Friday, February 03, 2006

The three dollar doctor visit

Robert had a final test today to look for any blockage in this heart. None was found so he's in good shape and should return to us soon. He says he wants to be with his girls for Valentine's Day. Allison and I are anxious for his return; it hasn't been as much fun without him. I've spent most of my time lost in thought about whether to stay or go home. We always think of Robert as indestructible, always healthy and never ill and always lucky.

Yesterday Allison fell ill with a chest cold that made her cry when she coughed. Today I decided to take her to the Centro de Salud to see a doctor. There I had my first experience with a third world health facility. After struggling to understand the receptionist I determined she was asking for the patient's name and 30 pesos (that's about 3 dollars.) She typed out a receipt on an old manual typewriter and handed me a torn piece of paper with the number 8 scribbled on it. The rest of the ritual I understood---sit and wait to be called.

We sat in the waiting area with the other sick patients. Women with children, a mother nursing a baby, elderly people. That part was familiar enough, but it was the facility itself that absorbed my attention. It was of course, deteriorated and a little dirty. At one point I asked for the bathroom and upon opening the door found the toilet had flooded the floor. An assistant led us to another bathroom outside the back of the hospital, There was no soap or paper towels. Outside the door was a cardboard box filled with used syringes. A dusty, disgarded hospital bed sat beside two dirty mops under a tree. A clothesline full of hospital sheets waved in the breeze. Stray dogs wandered about.

I'm not even sure it was a doctor who examined Allison. She was dressed in street clothes and wore her black hair long and loose. She had a gold-plated front tooth and a lot of jewelry. She spoke no english so our communication was difficult, but she was patient with me and tender with Allison. She checked her throat, her ears, her heart with the standard implements and then weighed her. No infection, but she issued a prescription for Amoxicillin and cough syrup.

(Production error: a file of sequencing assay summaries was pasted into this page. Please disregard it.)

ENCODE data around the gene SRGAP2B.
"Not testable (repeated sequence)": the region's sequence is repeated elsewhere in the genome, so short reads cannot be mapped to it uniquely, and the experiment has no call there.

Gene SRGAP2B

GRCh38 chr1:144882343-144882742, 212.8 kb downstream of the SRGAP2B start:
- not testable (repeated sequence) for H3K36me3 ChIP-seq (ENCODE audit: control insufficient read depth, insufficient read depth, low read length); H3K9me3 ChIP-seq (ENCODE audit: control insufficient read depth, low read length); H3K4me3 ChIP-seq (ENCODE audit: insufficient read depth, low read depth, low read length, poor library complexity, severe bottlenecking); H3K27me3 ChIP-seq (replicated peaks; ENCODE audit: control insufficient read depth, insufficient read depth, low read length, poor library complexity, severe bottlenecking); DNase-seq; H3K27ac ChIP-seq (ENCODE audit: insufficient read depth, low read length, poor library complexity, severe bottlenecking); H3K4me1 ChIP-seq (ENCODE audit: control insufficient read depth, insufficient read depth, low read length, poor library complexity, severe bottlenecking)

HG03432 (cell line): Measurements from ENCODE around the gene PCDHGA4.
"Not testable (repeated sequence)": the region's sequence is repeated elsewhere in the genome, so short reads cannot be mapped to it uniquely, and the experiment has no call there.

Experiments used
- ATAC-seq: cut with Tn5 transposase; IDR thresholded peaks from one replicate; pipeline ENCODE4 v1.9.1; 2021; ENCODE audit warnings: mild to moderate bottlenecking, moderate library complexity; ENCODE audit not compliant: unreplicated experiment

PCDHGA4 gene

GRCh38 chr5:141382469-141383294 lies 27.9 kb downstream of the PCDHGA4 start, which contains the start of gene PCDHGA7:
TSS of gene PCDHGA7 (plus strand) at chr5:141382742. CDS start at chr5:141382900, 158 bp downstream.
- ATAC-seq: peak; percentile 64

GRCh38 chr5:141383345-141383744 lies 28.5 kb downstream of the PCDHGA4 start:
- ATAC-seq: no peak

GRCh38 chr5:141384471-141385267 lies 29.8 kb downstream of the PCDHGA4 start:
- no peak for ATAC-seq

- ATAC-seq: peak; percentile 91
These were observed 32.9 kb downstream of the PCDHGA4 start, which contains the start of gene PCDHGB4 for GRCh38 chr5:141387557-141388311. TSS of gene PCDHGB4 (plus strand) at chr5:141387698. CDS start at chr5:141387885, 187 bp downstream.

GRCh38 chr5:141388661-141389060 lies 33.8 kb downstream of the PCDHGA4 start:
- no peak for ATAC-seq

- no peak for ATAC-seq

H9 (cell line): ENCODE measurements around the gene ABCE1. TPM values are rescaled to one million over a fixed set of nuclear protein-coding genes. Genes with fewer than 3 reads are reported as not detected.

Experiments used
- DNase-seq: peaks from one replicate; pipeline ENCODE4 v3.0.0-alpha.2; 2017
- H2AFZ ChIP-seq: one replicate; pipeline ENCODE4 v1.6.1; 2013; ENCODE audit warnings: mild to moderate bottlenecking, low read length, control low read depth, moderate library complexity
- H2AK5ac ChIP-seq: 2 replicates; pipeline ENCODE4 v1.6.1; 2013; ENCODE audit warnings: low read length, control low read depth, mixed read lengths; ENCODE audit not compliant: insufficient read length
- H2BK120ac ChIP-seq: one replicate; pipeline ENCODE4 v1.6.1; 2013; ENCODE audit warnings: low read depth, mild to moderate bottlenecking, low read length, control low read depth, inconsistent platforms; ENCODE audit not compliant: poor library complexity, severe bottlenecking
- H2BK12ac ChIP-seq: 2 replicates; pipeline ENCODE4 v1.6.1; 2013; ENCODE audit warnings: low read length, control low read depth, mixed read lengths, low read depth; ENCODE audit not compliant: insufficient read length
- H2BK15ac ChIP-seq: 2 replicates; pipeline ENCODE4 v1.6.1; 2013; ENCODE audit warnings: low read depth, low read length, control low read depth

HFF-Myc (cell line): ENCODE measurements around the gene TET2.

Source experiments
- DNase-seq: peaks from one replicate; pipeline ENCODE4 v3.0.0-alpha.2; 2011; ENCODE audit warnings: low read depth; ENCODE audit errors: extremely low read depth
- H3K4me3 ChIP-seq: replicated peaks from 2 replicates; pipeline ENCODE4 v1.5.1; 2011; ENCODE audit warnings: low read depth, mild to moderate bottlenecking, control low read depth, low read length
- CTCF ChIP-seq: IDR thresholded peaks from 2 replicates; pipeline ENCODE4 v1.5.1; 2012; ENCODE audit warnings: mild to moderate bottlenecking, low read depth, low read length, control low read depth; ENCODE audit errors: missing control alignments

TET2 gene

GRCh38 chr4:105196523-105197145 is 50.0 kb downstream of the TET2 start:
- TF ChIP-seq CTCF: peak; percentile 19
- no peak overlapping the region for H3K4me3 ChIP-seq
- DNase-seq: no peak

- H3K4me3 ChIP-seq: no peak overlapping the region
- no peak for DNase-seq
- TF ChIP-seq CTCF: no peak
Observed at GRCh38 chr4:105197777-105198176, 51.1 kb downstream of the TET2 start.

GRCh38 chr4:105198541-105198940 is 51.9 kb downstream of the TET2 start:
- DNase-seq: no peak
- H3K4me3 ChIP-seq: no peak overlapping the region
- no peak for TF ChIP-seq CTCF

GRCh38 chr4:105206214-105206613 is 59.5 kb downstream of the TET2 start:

I thought about that hospital all day. By U.S. standards it was inferior. Having lived with such high standards all my life it's difficult to accept less. I mean, aren't hospitals supposed to be clean? In situations like this I kind of want to go back to being just a vacationer hanging out at the pool rather than the resident guest I am. I try hard to suspend my judgements and just watch and learn, and understand.

It occurs to me that having a child here has put me closer to the pulse of the town. I am in the same stream as the others with children. Seeing them off to school, buuying the things they need; the notebooks, the clothes, the medicines. I have to communicate with the pharmacist about administering Allison's medicine, and the storekeeper about what size socks a 6 year old wears. I see things a tourist would not. I see myself as a guest in their community and they are kindly making room for me, so I feel badly when I complain about what they lack, or what they overlook.

Poverty does not equal dispair. And what looks like poverty to me is just a lower standard of living. People here live in relative comfort. There's no begging on the streets. It's a family oriented town. People whistle at each other across the street, they hug and kiss, and smile. They just have a crappy hospital, so let's hope for good health. Salud.

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